IT is the second time this year when flood waters have come into homes in the shanty town settlement of Wailea in Suva.
Built right next to a river on land which previously used to be mangrove land, residents are well aware that even the slightest of rain means water-logged compounds.
This is reflected in the way the houses are built on stilts and posts, raised higher than the ground level, however things have been unpleasant for residents in the past two heavy downpours.
Ravin Singh, 42, has been a long-time resident of Wailea, and he believes that development along the river and the cutting of mangroves in Raiwaqa is causing water to flow back.
"This is the second time when the water has reached our home. The last time was in March during the heavy rain," he said.
"I think the water flow has been disrupted, but that's my opinion. As a precaution we have placed all furniture in the house above ground level.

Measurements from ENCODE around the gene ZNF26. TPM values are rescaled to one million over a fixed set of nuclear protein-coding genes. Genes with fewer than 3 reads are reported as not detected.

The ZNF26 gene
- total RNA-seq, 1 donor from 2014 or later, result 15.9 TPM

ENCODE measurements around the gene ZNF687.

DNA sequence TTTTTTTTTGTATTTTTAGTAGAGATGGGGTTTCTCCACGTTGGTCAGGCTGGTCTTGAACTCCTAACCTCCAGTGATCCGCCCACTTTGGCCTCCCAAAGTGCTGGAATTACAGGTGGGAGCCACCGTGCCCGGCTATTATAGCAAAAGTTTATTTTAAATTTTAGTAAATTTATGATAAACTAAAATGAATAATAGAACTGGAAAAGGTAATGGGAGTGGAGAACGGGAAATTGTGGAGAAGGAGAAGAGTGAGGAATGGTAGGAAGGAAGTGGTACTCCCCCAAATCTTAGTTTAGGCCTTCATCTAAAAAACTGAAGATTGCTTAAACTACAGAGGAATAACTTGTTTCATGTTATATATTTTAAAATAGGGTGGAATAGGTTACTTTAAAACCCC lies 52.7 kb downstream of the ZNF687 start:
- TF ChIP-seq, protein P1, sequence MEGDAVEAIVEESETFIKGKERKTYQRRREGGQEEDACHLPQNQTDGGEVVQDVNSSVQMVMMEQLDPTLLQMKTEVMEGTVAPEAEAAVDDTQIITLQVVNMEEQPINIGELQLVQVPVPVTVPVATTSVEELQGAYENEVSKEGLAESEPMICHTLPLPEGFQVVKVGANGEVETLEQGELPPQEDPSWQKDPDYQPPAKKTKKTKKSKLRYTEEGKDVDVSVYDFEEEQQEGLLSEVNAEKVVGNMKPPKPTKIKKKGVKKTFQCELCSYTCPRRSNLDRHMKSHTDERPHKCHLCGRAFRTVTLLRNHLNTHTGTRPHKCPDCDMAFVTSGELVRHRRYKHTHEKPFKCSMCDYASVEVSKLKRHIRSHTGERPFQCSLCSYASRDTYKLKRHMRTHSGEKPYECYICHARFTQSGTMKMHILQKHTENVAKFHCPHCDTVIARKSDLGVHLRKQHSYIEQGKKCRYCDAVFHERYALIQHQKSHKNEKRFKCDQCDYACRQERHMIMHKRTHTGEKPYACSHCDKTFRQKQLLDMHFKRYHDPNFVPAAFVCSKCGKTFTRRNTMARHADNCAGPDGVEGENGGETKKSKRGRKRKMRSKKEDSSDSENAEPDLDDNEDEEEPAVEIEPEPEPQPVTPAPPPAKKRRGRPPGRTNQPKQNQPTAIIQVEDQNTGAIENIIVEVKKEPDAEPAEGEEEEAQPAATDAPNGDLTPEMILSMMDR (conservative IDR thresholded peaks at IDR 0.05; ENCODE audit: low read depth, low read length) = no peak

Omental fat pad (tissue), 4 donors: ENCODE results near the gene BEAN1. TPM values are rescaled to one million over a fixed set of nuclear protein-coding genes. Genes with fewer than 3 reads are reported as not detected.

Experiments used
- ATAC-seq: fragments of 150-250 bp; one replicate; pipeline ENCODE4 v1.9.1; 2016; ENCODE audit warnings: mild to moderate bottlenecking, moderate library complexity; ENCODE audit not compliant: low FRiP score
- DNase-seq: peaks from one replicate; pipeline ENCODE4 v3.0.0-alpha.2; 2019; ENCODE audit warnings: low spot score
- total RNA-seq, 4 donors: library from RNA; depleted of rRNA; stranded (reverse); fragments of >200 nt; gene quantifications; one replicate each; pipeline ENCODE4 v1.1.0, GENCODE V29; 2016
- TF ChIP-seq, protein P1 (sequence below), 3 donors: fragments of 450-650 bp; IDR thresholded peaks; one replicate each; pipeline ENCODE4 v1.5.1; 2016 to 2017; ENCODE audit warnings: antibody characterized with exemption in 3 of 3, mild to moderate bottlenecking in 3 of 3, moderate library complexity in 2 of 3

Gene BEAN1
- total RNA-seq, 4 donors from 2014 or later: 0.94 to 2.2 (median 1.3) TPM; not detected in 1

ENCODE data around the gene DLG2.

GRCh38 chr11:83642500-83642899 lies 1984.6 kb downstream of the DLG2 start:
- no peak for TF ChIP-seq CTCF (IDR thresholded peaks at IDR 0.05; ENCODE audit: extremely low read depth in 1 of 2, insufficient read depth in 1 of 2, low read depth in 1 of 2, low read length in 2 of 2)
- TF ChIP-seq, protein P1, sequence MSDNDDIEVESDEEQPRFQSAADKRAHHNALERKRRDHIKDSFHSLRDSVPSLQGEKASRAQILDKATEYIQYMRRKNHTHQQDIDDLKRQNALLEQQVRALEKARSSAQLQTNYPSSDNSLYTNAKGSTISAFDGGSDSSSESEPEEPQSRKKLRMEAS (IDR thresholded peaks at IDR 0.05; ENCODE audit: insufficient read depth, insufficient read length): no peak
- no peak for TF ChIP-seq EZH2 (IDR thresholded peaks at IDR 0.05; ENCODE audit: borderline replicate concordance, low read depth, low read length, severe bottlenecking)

"My parents who live in the adjoining flats aren't so lucky as water is in their homes, possibly because their house is lower."
Just 20 metres away, the main road leading into Wailea looked like a small river, and again children were at it in large groups — some playing and some just sitting in the water.
A resident of 38 years, Tevita Waqa said this was common whenever there was a flooded portion.
"It's dangerous but these are children in front of their homes and in full view of their parents," he said.
"And yes, this is the second time this year we are experiencing such a high water level after heavy rain.
"We are hoping that the government can help us as residents here are low-income earners."
Residents were bracing for the high tide last night, which was expected to swell up the Wailea river and with the heavy rain, cause more flooding.